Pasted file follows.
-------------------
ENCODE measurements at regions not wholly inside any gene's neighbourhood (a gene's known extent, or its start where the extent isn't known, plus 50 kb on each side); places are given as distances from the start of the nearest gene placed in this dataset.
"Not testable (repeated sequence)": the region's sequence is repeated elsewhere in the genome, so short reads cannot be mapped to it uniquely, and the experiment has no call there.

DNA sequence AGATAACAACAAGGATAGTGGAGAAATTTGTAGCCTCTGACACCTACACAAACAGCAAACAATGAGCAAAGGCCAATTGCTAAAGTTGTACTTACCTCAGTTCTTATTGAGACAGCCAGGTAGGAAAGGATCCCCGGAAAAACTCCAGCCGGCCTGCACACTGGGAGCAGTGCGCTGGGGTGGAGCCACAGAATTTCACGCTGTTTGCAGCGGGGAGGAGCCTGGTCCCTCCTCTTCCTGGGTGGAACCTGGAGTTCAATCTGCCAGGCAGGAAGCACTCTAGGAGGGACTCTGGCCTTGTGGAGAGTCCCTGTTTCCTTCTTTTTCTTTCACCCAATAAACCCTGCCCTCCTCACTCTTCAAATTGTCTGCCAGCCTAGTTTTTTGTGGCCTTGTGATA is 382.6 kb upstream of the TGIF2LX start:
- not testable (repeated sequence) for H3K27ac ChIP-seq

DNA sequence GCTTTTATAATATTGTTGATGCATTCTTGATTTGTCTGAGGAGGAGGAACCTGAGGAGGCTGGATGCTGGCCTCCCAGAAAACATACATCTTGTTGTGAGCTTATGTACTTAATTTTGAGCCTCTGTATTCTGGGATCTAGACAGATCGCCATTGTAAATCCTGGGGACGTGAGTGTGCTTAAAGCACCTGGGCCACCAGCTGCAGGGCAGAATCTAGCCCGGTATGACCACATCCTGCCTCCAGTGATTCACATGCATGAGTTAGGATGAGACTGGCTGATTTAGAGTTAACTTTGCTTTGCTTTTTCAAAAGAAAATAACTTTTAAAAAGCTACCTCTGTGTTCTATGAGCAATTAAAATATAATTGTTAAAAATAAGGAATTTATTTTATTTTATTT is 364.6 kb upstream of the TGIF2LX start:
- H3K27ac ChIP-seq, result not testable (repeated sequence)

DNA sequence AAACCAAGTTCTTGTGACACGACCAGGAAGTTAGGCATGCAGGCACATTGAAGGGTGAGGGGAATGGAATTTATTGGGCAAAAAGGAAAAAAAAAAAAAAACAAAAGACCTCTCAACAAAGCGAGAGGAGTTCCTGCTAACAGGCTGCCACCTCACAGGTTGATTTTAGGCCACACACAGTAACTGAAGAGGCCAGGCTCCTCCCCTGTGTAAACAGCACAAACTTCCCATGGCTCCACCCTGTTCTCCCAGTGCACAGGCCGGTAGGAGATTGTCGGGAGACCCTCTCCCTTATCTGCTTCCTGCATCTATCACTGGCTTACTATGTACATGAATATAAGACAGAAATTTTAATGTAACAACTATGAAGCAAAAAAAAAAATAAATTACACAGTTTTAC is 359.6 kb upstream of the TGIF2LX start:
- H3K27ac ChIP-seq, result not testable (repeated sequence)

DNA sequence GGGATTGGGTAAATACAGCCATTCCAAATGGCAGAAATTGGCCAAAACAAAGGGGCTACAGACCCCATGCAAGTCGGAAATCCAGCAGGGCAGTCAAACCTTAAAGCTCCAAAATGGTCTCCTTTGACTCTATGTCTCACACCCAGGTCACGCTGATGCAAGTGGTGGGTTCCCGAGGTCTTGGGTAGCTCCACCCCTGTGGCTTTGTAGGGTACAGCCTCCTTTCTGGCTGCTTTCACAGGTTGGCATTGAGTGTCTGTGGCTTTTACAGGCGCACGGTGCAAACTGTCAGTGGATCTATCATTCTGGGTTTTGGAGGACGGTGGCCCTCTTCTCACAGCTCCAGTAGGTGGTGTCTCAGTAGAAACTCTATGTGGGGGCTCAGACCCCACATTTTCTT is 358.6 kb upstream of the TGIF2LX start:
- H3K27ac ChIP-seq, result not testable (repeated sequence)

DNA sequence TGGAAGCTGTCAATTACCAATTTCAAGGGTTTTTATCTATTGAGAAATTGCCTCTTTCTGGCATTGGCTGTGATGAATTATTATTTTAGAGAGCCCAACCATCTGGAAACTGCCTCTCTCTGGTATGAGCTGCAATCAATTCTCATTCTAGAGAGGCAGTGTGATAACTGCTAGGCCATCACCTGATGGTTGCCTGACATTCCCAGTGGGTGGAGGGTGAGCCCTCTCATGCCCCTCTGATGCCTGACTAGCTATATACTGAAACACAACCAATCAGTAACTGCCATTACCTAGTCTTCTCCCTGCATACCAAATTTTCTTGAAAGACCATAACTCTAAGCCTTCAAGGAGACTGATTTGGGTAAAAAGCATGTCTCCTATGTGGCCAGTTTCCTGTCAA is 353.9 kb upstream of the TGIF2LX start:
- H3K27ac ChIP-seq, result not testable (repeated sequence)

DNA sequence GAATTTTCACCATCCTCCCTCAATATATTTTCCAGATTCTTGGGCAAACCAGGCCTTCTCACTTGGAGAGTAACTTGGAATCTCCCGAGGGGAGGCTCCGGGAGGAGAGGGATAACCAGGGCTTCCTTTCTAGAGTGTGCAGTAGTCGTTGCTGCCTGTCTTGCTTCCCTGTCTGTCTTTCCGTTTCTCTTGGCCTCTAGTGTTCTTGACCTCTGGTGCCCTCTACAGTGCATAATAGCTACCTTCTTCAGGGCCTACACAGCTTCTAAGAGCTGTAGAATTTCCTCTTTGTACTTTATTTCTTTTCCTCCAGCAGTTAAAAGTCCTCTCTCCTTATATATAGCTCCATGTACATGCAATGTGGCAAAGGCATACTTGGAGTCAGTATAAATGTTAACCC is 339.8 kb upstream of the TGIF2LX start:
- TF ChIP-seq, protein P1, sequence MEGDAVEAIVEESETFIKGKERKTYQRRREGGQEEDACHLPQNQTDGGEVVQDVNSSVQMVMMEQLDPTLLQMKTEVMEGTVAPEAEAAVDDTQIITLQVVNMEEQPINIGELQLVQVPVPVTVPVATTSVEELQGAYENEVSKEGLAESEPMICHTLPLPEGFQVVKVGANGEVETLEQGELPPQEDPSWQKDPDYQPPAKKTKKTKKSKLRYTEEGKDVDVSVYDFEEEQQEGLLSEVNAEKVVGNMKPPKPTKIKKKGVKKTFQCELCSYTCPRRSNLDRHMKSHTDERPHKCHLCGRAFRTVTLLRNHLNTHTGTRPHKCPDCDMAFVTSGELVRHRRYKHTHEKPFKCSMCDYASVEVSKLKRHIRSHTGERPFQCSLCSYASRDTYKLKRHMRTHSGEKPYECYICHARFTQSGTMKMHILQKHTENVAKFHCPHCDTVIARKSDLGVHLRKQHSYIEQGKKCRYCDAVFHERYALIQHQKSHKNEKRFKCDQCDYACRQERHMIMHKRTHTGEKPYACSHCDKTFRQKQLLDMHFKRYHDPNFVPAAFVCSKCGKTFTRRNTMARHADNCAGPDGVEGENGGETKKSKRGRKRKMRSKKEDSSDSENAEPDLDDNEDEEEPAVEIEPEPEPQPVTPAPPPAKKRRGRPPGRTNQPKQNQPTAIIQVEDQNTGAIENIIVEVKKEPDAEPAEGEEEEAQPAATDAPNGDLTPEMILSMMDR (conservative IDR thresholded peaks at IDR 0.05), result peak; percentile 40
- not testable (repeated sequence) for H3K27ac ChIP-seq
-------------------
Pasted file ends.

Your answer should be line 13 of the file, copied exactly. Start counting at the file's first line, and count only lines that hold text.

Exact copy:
DNA sequence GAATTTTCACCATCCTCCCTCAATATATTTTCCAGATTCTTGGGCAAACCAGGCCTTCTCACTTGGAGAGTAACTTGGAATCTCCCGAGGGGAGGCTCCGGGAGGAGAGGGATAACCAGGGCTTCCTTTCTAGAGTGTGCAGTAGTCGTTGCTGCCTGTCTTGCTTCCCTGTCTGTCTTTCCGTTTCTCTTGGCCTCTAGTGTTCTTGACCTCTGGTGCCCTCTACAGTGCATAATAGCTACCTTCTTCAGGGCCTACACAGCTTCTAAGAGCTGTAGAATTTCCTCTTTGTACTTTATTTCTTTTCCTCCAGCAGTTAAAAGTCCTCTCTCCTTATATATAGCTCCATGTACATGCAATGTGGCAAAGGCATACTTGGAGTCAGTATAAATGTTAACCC is 339.8 kb upstream of the TGIF2LX start: